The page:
Water is vital to life. You won’t find many who dispute this. Most people let their thirst dictate their hydration habits, but is it enough? A survey found that on average, Americans drank the recommended 8 glasses a day, but also consumed 4 or 5 dehydrating beverages. Effectively, this leads to chronic, low-level dehydration.
Making sure you’re getting enough water is important for everyone, not just athletes. Drinking water isn’t everyone’s cup-of-tea, but drinking just anything to hydrate could be doing the opposite.
Dehydrating beverages don’t cause the type of dehydration seen when someone is without water for days. They disrupt the delicate fluid/electrolyte balance. As little as 1% causes physiologic changes. It can lead to decreased kidney function, kidney stones, hypertension, urinary tract infections, intestinal failure, and dementia if it occurs for an extended period of time.
Other sugary drinks that aren’t as obvious are things like lemonade, sweet tea, hot cocoa, flavored milks, and even fruit smoothies. While eating fruit is a good way to get water and nutrients, fruit drinks pack more in than you’d think. A small glass of apple juice could have up to 6 apples!
To anyone whose had a few to many, it’s no surprise that alcohol is a dehydrating beverage. To absorb and process alcohol, water is used from our cells. The stronger the alcohol content, the greater the effect. Mixed drinks have both strong alcohol and sugar from sodas or fruit. So remember to drink in moderation and responsibly.
Caffeine is a diuretic substance. That means it makes you pee more. While most minds go to a cup of coffee, caffeine is present in many things. Sodas, tea, and energy drinks contain many things like sugars, artificial sweeteners, caffeine, and other substances. These can be a recipe for dehydration if you drink these excessively.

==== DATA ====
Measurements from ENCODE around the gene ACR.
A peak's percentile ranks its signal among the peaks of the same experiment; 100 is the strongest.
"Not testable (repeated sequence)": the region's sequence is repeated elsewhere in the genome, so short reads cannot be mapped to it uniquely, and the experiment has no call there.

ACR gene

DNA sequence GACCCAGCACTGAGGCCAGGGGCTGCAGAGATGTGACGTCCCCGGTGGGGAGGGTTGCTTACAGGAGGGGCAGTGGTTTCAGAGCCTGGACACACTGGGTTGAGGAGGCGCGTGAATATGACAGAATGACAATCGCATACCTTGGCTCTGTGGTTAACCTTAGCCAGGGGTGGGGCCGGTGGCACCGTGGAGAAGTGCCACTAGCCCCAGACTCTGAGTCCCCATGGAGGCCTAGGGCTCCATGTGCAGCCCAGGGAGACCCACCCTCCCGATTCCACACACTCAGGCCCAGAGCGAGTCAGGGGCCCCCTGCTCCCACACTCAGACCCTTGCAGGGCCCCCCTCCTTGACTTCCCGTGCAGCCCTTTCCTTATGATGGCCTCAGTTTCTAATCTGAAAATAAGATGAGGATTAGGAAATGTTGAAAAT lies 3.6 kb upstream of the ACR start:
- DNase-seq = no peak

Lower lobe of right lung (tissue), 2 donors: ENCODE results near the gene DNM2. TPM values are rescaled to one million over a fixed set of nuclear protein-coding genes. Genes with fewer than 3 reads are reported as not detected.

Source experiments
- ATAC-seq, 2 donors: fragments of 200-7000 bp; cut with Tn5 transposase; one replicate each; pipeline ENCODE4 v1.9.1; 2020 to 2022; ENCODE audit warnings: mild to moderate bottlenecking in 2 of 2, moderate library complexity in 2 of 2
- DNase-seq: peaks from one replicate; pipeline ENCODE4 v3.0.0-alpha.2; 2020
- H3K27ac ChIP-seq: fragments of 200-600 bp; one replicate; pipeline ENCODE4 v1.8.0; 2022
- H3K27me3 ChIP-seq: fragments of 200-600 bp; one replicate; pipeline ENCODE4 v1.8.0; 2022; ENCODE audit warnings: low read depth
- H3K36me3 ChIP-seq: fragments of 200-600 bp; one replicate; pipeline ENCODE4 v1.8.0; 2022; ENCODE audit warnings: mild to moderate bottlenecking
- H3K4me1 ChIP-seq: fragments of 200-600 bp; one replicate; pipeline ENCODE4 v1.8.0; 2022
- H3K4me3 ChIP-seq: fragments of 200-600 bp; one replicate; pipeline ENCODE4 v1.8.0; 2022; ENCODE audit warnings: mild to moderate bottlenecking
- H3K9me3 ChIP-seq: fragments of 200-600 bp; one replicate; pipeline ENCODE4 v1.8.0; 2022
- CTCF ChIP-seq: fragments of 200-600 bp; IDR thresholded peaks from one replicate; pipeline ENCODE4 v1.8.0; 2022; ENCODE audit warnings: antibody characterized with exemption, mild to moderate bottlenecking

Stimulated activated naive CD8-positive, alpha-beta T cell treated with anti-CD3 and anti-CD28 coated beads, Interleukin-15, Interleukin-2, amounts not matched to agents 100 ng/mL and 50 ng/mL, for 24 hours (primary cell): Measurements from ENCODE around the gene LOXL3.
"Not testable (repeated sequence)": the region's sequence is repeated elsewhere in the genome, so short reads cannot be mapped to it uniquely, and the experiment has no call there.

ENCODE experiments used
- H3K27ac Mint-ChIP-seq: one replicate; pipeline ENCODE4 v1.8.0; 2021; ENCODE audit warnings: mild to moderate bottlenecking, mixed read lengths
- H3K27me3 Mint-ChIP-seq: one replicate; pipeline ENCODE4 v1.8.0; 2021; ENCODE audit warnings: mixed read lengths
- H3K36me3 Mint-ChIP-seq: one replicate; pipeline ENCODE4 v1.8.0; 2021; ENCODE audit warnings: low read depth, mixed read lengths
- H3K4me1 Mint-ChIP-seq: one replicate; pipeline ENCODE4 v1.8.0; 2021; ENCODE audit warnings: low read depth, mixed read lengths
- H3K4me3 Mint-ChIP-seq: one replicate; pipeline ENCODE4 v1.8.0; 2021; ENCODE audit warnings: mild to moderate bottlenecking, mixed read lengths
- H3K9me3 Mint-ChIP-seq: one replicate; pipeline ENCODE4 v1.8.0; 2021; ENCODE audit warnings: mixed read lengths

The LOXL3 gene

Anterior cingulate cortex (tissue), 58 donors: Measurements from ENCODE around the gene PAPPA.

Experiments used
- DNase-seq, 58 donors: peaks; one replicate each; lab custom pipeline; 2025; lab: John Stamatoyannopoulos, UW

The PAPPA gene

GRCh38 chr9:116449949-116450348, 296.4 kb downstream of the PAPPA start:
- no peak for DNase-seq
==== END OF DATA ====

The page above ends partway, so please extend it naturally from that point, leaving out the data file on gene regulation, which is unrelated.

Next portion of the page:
Hydrating without plain H₂O
While water is the best hydrator, it’s not for everyone. But there are other drinks and you can even hydrate with food! Making sure your diet has a variety of fruits and vegetables can reduce your need to drink extra water.
Other drinks that will be good to hydrate with avoid excess sugar, caffeine, and have more water. For example, fruit infused water is better than fruit juices or lemonade because it does not have any added sugar. Unsweetened versions of nut milks, almond milk, tea [caffeine-free], and coconut water can also hydrate you and provide some other nutrients.
Sports drinks may be beneficial for athletes, but be careful. The sugar and electrolytes may be overkill for someone who is not as active. Athletes will use the sugar for fuel and replacing electrolytes lost through sweating. Others, not so much.
Testing your hydration
The easiest way to make sure you’re getting enough water is to look at your urine. Gross! But useful.
Each individual has different water needs. But we can make some general rules.
- Drink water or other hydrating beverages throughout the day.
- If you drink something dehydrating, drink an additional glass of water.
- Watch your urine. If it’s too dark, you’re already dehydrated.
Hydration is vital to life, so make sure you talk with your health care provider about making sure you’re getting enough water.